10 February 2012
The Publishers Association (PA) has today called for the development of a new online platform that would act as a “one stop shop” for the exchange of information about how to license copyright works online. Such a Digital Copyright Exchange (DCE) would counteract the need for dangerous changes to copyright law proposed by government in a parallel consultation, the PA argues.
The PA’s calls come in its submission to the feasibility study into the DCE, being conducted by Richard Hooper and closing today (10th February). The DCE study follows from recommendations in the Hargreaves Review of Intellectual Property, published in May of last year.
In supporting the development of the DCE, The PA urges government to suspend progress of the parallel Copyright Consultation launched by the Intellectual Property Office late last year, which recommends drastically weakening copyright. The PA maintains that many of the consultation’s proposals would remove or undermine the ability of rightsholders to develop licensing business models, and go against the grain of the market-based voluntary arrangements proposed in the DCE.
The PA makes the case for a DCE as a fully voluntary, interoperable platform, for use by businesses and the public, which could allow rights to be licensed more efficiently and openly. Its submission makes clear that the DCE would not be a place to set prices or terms, but rather to put potential users in touch with the rightsholders in a work, in all forms of content.
Richard Mollet, Chief Executive of the PA commented:
“We made the case for the creation of the Digital Copyright Exchange to the Hargreaves Review last year. We believe this portal could be highly successful, but only if it remains as a platform where licences can be negotiated, and not where prices or terms are imposed.
“Participation in the DCE must be voluntary and should be openly accessible to all, particularly consumers. The Digital Copyright Exchange should therefore reflect the way that copyright operates currently, with creators and rightsholders retaining control over how their works will be used, whilst ensuring that users can get the permissions they want.”
“With the creation of the Digital Copyright Exchange, we believe that the legislative changes – which are predicated on highly questionable research – proposed in the Intellectual Property Office’s Copyright Consultation would be unnecessary. The Digital Copyright Exchange is the only credible option to improve licensing of intellectual property and will ensure that the creative industries remain a source of growth in the economy.”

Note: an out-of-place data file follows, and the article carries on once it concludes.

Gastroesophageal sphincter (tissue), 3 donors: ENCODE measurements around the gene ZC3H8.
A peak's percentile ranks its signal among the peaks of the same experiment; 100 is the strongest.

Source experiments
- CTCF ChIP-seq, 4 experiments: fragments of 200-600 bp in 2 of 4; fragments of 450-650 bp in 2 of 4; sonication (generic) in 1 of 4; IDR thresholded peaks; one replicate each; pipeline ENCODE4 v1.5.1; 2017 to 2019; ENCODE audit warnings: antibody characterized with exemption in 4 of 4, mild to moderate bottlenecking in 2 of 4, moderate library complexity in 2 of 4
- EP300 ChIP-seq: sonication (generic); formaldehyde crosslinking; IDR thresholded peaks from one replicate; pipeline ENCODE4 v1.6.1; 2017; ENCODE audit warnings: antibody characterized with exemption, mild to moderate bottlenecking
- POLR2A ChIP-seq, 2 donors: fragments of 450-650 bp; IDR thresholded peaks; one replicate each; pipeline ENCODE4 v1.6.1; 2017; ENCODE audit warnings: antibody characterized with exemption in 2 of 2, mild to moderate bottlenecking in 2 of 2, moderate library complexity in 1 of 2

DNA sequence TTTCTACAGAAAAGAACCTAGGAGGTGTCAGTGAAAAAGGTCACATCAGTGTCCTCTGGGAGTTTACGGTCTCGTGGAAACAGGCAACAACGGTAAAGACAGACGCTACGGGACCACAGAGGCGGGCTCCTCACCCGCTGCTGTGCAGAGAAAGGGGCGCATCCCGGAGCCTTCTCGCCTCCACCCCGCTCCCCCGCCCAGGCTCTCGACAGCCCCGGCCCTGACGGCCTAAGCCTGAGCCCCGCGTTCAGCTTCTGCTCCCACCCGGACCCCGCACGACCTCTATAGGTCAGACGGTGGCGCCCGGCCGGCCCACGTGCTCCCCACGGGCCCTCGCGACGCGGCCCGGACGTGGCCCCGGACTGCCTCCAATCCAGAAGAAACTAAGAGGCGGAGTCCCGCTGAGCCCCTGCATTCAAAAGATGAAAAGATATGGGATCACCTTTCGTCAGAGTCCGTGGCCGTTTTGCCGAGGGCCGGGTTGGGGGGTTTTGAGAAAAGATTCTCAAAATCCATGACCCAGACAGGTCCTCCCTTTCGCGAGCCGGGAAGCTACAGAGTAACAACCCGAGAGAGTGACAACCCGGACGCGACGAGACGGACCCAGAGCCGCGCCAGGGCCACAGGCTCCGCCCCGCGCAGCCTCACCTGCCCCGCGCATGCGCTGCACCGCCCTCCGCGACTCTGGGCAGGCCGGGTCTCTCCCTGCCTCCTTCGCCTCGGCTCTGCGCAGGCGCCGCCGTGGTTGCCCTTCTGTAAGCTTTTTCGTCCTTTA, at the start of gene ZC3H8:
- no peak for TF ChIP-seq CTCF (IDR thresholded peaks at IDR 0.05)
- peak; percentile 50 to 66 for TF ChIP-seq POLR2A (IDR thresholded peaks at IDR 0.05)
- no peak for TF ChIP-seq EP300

Notes to Editors
The Publishers Association
The Publishers Association (PA) is the leading trade organisation serving book, journal, audio and electronic publishers in the UK. Membership is comprised of 117 companies from across the trade, academic and education sectors. Its core service is representation and lobbying, around copyright, rights and other matters relevant to members, who represent roughly 80% of the industry by turnover. www.publishers.org.uk
The Digital Copyright Exchange feasibility study
On 22 November 2011 Business Secretary Vince Cable announced the appointment of Richard Hooper to lead a feasibility study on developing a Digital Copyright Exchange in the UK. Evidence to the feasibility study must be submitted by 10th February 2012. Further details can be found below:
The Copyright Consultation
The Consultation on Proposals to Change the UK’s Copyright System was launched by the Intellectual Property Office (IPO) on 14th December 2011. Proposals in the consultation are based on recommendations in the Hargreaves Review of Intellectual Property, with added proposals from the IPO. The consultation will close on 21st March 2012. Further details can be found below:
The Hargreaves Review of Intellectual Property
The Hargreaves Review was announced by the Prime Minister in November of 2010 to assess the UK’s copyright laws as a means of enhancing growth and innovation. Professor Ian Hargreaves led the Review and reported his findings in May 2011. The Digital Copyright Exchange and Copyright Consultation follow on from the Hargreaves Review. Further details can be found below: